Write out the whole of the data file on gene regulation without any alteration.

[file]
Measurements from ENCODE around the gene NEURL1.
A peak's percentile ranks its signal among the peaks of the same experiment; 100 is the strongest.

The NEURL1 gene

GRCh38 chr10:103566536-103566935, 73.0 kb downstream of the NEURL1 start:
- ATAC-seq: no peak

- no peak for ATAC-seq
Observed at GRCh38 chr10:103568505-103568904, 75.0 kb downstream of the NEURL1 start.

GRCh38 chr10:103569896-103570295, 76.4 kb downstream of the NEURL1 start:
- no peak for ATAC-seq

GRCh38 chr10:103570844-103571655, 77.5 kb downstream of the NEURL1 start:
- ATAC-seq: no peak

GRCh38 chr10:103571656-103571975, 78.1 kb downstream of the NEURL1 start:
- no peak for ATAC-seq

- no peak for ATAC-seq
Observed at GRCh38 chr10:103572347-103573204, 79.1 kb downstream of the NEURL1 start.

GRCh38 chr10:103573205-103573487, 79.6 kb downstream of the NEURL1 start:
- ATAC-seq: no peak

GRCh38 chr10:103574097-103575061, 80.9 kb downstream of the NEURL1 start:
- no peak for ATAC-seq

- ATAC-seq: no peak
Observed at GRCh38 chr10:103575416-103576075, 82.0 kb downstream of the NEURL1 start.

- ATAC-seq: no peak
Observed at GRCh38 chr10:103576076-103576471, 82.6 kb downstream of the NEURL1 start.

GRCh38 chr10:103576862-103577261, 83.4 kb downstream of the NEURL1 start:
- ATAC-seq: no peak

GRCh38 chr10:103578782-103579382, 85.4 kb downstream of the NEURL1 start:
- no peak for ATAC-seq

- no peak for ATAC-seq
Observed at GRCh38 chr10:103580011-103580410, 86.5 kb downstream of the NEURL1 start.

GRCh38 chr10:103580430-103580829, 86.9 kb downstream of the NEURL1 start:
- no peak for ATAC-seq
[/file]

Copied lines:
Measurements from ENCODE around the gene NEURL1.
A peak's percentile ranks its signal among the peaks of the same experiment; 100 is the strongest.

The NEURL1 gene

GRCh38 chr10:103566536-103566935, 73.0 kb downstream of the NEURL1 start:
- ATAC-seq: no peak

- no peak for ATAC-seq
Observed at GRCh38 chr10:103568505-103568904, 75.0 kb downstream of the NEURL1 start.

GRCh38 chr10:103569896-103570295, 76.4 kb downstream of the NEURL1 start:
- no peak for ATAC-seq

GRCh38 chr10:103570844-103571655, 77.5 kb downstream of the NEURL1 start:
- ATAC-seq: no peak

GRCh38 chr10:103571656-103571975, 78.1 kb downstream of the NEURL1 start:
- no peak for ATAC-seq

- no peak for ATAC-seq
Observed at GRCh38 chr10:103572347-103573204, 79.1 kb downstream of the NEURL1 start.

GRCh38 chr10:103573205-103573487, 79.6 kb downstream of the NEURL1 start:
- ATAC-seq: no peak

GRCh38 chr10:103574097-103575061, 80.9 kb downstream of the NEURL1 start:
- no peak for ATAC-seq

- ATAC-seq: no peak
Observed at GRCh38 chr10:103575416-103576075, 82.0 kb downstream of the NEURL1 start.

- ATAC-seq: no peak
Observed at GRCh38 chr10:103576076-103576471, 82.6 kb downstream of the NEURL1 start.

GRCh38 chr10:103576862-103577261, 83.4 kb downstream of the NEURL1 start:
- ATAC-seq: no peak

GRCh38 chr10:103578782-103579382, 85.4 kb downstream of the NEURL1 start:
- no peak for ATAC-seq

- no peak for ATAC-seq
Observed at GRCh38 chr10:103580011-103580410, 86.5 kb downstream of the NEURL1 start.

GRCh38 chr10:103580430-103580829, 86.9 kb downstream of the NEURL1 start:
- no peak for ATAC-seq